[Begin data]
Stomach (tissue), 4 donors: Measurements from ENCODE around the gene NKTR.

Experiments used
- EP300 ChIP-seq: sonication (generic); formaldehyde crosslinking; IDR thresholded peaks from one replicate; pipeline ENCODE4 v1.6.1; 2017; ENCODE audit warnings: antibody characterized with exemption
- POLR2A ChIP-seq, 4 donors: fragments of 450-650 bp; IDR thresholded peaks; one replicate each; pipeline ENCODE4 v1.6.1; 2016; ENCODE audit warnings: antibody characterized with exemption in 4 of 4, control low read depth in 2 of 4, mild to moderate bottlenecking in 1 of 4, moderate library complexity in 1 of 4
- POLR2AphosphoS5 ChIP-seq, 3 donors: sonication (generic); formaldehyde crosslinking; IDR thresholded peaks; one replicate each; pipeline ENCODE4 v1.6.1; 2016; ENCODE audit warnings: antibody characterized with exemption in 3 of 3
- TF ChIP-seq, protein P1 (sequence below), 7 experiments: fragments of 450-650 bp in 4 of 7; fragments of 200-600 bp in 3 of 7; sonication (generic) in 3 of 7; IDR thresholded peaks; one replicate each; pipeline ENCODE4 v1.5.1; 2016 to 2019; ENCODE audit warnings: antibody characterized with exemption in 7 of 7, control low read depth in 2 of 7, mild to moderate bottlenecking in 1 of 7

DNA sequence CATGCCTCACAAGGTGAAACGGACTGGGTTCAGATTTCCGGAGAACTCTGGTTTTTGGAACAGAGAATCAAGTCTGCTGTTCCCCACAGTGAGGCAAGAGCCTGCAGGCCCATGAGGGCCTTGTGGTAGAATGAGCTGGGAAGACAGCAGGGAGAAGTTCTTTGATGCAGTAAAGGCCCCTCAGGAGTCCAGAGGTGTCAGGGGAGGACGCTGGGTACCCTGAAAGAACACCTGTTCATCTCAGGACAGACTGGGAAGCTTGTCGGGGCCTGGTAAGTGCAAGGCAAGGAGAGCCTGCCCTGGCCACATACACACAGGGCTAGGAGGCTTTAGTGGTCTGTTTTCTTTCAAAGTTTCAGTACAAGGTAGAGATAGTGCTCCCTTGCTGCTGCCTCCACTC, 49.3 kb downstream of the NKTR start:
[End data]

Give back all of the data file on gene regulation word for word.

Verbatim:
Stomach (tissue), 4 donors: Measurements from ENCODE around the gene NKTR.

Experiments used
- EP300 ChIP-seq: sonication (generic); formaldehyde crosslinking; IDR thresholded peaks from one replicate; pipeline ENCODE4 v1.6.1; 2017; ENCODE audit warnings: antibody characterized with exemption
- POLR2A ChIP-seq, 4 donors: fragments of 450-650 bp; IDR thresholded peaks; one replicate each; pipeline ENCODE4 v1.6.1; 2016; ENCODE audit warnings: antibody characterized with exemption in 4 of 4, control low read depth in 2 of 4, mild to moderate bottlenecking in 1 of 4, moderate library complexity in 1 of 4
- POLR2AphosphoS5 ChIP-seq, 3 donors: sonication (generic); formaldehyde crosslinking; IDR thresholded peaks; one replicate each; pipeline ENCODE4 v1.6.1; 2016; ENCODE audit warnings: antibody characterized with exemption in 3 of 3
- TF ChIP-seq, protein P1 (sequence below), 7 experiments: fragments of 450-650 bp in 4 of 7; fragments of 200-600 bp in 3 of 7; sonication (generic) in 3 of 7; IDR thresholded peaks; one replicate each; pipeline ENCODE4 v1.5.1; 2016 to 2019; ENCODE audit warnings: antibody characterized with exemption in 7 of 7, control low read depth in 2 of 7, mild to moderate bottlenecking in 1 of 7

DNA sequence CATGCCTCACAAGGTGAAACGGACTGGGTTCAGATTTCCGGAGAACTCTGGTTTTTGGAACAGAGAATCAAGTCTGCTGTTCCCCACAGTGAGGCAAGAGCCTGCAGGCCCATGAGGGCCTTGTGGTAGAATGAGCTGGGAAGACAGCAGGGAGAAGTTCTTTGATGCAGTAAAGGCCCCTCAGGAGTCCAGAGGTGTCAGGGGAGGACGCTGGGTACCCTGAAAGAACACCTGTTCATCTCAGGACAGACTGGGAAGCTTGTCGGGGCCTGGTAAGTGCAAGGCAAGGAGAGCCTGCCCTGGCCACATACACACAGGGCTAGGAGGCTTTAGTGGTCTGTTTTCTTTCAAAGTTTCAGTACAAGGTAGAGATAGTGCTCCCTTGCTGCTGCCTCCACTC, 49.3 kb downstream of the NKTR start: